A TV ad for the online casino 32Red.com featured a voice-over which began “Enjoy ‘Ant and Dec’s Saturday Night Takeaway’ online slot game. Exclusively at 32red.com” and was followed by Ant McPartlin’s voice stating, “Welcome to ‘Ant and Dec’s Saturday Night Takeaway’”. The voice-over continued, “Featuring ‘Ant versus Dec free spins’ and the amazing ‘Win the ads’ bonus feature” followed by Declan Donnelly saying “It’s time to play ‘Win the ads’”. The voice-over concluded, “Play online, on mobile and on tablet. Get £10 free when you join 32Red.com, where you’re the big deal”. The theme tune to Ant & Dec’s Saturday Night Takeaway played in the background.
One complainant challenged whether the ad was irresponsible, because it linked gambling with the programme ‘Ant & Dec’s Saturday Night Takeaway’ which was likely to be of particular appeal to under-18s.
32Red Ltd said that Saturday Night Takeaway was not targeted at under-18s; rather it had a wide audience profile and breadth of audience interest, and under-18s were under-represented as a proportion of the population in its audience. They provided audience data (BARB data) which showed that across 2017 and 2018 the average BARB index for the programme was around 90 and that no single episode had indexed over 120. A BARB index of over 120 would indicate that a programme was of particular appeal to under-18-year-olds.
32Red added that Ant and Dec were approaching middle age and presented a range of shows and that therefore they were not associated with, and did not reflect, youth culture.
Clearcast said the ad was based on a similar treatment which linked to the programme ‘I’m a Celebrity Get Me Out Of Here’ which also featured Ant and Dec as presenters. At the time of clearing that ad in 2015, Clearcast had assessed whether Ant and Dec would be considered to be of particular appeal to under-18s.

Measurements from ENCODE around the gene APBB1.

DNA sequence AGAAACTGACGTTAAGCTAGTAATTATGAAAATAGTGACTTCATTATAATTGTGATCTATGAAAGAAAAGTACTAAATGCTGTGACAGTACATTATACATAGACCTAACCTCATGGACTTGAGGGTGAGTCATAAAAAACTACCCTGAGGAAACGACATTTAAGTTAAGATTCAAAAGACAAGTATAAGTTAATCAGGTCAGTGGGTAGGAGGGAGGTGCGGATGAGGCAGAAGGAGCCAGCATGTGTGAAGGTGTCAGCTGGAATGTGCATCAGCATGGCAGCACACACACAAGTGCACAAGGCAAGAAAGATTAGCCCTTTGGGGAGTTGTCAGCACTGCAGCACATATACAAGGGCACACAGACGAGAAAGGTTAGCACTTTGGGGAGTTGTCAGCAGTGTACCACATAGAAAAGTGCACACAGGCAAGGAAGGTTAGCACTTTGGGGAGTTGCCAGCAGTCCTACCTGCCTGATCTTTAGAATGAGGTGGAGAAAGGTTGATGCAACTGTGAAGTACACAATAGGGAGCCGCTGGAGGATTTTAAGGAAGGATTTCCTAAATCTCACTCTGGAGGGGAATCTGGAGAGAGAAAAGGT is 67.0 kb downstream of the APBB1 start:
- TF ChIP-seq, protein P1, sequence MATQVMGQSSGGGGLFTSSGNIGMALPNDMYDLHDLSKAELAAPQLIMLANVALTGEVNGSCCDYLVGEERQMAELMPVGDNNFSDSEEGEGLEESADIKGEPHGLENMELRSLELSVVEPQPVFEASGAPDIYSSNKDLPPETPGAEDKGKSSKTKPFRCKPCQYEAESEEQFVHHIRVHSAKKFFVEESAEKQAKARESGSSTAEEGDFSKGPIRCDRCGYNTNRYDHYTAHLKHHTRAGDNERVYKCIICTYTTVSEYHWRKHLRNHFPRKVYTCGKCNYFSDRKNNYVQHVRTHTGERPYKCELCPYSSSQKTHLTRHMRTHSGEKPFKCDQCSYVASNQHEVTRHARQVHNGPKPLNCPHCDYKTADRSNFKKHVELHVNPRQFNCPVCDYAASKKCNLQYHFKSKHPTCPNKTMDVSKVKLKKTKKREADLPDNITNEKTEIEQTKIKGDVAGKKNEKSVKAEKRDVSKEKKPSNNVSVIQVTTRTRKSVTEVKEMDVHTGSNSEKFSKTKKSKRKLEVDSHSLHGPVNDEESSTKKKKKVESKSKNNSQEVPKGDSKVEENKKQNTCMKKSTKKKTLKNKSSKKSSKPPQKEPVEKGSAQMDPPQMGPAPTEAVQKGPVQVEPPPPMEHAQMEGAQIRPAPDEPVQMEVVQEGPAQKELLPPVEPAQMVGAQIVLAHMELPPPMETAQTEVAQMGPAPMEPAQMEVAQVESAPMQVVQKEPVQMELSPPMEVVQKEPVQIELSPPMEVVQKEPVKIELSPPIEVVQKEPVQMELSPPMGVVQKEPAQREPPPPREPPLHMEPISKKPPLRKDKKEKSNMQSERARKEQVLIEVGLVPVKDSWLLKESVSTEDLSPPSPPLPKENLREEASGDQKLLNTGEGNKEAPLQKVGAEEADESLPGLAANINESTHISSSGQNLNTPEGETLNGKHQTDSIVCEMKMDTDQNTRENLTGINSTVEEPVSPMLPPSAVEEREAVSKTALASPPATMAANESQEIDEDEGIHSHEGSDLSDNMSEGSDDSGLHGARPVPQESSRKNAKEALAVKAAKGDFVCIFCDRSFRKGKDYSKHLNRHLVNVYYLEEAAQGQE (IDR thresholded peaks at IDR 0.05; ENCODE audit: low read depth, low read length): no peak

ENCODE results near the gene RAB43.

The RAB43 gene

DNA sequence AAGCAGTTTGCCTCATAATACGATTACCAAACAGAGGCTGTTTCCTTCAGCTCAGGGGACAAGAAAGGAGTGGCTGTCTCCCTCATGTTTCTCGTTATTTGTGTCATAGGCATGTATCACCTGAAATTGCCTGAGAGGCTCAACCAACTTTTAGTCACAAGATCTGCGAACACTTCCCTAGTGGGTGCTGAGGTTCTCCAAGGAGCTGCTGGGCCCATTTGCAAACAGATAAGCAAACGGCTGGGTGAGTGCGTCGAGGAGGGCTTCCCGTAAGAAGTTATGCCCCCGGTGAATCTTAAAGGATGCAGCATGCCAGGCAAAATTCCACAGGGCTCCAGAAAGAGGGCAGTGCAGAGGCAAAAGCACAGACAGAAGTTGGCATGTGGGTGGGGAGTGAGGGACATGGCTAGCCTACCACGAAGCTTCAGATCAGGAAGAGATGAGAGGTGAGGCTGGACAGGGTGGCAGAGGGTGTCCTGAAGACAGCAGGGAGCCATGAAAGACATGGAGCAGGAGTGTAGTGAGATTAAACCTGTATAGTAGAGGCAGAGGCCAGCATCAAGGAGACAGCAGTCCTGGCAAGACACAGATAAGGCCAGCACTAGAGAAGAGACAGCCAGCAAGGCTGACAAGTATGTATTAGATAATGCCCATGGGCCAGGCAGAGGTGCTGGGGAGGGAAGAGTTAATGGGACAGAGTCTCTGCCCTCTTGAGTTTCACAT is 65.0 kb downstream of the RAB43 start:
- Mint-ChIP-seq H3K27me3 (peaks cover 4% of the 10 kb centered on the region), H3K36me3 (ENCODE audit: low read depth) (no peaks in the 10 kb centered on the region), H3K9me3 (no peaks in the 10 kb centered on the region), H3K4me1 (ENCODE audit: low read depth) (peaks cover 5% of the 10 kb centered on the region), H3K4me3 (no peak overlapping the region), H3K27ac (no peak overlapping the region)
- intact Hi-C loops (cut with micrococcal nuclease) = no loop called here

The careers of Ant and Dec had begun in children’s programmes when they were young in the early 1990s, and they had been involved in a variety of programmes since then. Saturday Night Takeaway, a Saturday night family variety show broadcast during primetime TV to a wide family audience, was first broadcast in 2002. Clearcast considered Ant and Dec had been popular with under-18s in the 1990s but now they were in their 40s they had become established TV comedy presenters with a more general appeal. Their audience had grown up with them and Clearcast therefore considered the programme did not have particular appeal to under-18s.
Rule 17.4.5 of the BCAP Code required that gambling ads must not be likely to be of particular appeal to under-18s, meaning that they must not appeal more strongly to under-18s than they did to over-18s. The ad in question was for an online slot game named after the TV programme Ant and Dec’s Saturday Night Takeaway, and featured Ant McPartlin and Declan Donnelly’s voices, the theme tune to the programme, and references to the programme’s ‘Win the Ads’ game.
The viewing figures of the TV show, taken from BARB data, showed that while many under-18s watched the TV show, it consistently produced an index score below 120, meaning that the TV show was never of proportionately greater appeal to under-18s than it was to the viewing population as a whole. We therefore considered that, notwithstanding any specific content in the ad that might appeal particularly to under-18s, references to the programme in a gambling ad in and of themselves were unlikely to breach the BCAP Code.
We considered that the specific elements taken from the TV programme in the two ads – the theme tune, the voice-overs from Ant and Dec, and the reference to the ‘Win the Ads’ game – were generic features of the programme, and were therefore unlikely to appeal more strongly to under-18s than to over-18s given the BARB data. We considered there was no other content in the ads which was likely to appeal more strongly to under-18s than to over-18s. For those reasons, we concluded that the ad was unlikely to be of particular appeal to under-18s.
We investigated the ad under BCAP Code rule 17.4.5 (Gambling), but did not find it in breach.
No further action necessary.